Russia and North Korea Ink Deal Pledging Military Assistance

According to North Korean official media, Russia and North Korea have agreed to immediately provide military support to each other in case of a conflict, as stated in a new agreement made during a meeting in Pyongyang.

Russia and North Korea are strengthening their relationship, which was established during the conflict in Ukraine. Putin paid a state visit to Pyongyang on June 18th and 19th.  

Kim Jong Un invited Putin to North Korea Following Kim’s visit last September to Russia. 

After WWII, North Korea was established as an ally of Russia.  Following Putin’s worldwide isolation due to Putin’s invasion of Ukraine in 2022, the two nations became even closer allies.

The US and its allies have long maintained that North Korea supplied Russia with weaponry for the conflict in Ukraine, and the deal only served to heighten their fears that this may continue.   Putin said that Russia is open to the possibility of a military and technical partnership with North Korea in regard to the pact that was signed.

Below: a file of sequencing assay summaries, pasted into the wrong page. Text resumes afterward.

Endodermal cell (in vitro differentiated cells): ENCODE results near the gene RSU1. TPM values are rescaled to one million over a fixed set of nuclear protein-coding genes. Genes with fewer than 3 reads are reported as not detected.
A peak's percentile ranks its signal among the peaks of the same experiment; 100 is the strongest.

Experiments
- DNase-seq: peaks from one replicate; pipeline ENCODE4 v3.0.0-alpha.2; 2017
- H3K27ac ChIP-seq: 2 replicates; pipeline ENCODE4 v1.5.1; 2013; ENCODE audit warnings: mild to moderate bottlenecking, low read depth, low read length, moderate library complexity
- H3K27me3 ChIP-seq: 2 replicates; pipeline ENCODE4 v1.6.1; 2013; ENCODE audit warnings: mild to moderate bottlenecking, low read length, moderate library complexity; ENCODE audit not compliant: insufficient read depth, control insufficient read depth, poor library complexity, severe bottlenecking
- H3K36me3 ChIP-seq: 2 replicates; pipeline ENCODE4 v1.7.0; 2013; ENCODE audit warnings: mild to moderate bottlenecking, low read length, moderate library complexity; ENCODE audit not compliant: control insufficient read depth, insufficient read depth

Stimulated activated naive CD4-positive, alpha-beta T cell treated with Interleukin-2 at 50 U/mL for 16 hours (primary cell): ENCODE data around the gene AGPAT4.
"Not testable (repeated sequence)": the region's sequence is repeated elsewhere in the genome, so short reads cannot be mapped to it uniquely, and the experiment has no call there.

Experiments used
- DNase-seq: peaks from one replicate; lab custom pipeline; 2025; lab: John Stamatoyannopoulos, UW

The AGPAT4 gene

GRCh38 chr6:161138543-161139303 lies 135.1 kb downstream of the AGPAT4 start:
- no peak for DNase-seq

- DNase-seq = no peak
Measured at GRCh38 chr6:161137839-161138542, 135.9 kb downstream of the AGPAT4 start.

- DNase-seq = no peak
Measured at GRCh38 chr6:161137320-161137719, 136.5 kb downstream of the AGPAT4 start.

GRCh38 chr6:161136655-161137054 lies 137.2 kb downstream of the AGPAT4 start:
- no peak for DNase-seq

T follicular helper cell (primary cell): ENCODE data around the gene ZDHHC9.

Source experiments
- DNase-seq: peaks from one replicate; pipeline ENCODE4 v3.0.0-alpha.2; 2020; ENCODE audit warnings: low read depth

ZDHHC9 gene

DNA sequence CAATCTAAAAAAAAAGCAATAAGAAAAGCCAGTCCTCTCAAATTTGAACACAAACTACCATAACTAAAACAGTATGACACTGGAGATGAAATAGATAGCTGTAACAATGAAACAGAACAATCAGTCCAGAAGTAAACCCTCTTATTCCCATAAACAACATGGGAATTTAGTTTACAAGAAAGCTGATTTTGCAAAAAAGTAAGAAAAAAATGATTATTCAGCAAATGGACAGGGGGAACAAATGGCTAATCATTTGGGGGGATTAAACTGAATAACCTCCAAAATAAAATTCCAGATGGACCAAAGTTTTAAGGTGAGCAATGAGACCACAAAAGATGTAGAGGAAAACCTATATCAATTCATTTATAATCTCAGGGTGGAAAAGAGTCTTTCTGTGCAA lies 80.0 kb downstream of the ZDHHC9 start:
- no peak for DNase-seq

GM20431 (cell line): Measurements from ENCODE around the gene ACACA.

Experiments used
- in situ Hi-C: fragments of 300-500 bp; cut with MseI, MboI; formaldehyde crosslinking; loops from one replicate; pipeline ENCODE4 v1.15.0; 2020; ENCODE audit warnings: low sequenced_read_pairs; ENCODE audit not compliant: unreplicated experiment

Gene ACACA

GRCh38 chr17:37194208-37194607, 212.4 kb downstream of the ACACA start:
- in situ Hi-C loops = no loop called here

In response to the conflict in Ukraine, which has resulted in a slew of UN sanctions against Moscow, Kim referred to Putin as the best ally of Koreans and said that his nation fully supports and stands in solidarity with the Russian government.

In response, Putin expressed Moscow’s gratitude to Kim, whose nation has been subject to UN sanctions since 2006 due to his illicit arms programs. He praised Kim’s constant and steady support.  Putin demanded a reevaluation of international sanctions on North Korea and said that the two nations facing heavy sanctions would not buckle to Western pressure.

Putin presented Kim with a high-end vehicle manufactured by the Russian automaker Aurus and then drove him around.

The pair also paid a visit to an Orthodox church in Pyongyang.

Between fifty thousand and seventy thousand Christians are incarcerated in harsh North Korean work camps, where they are subjected to cruel treatment, torture, and the constant threat of death. Roughly 80% of North Korea’s religious detainees are Christians.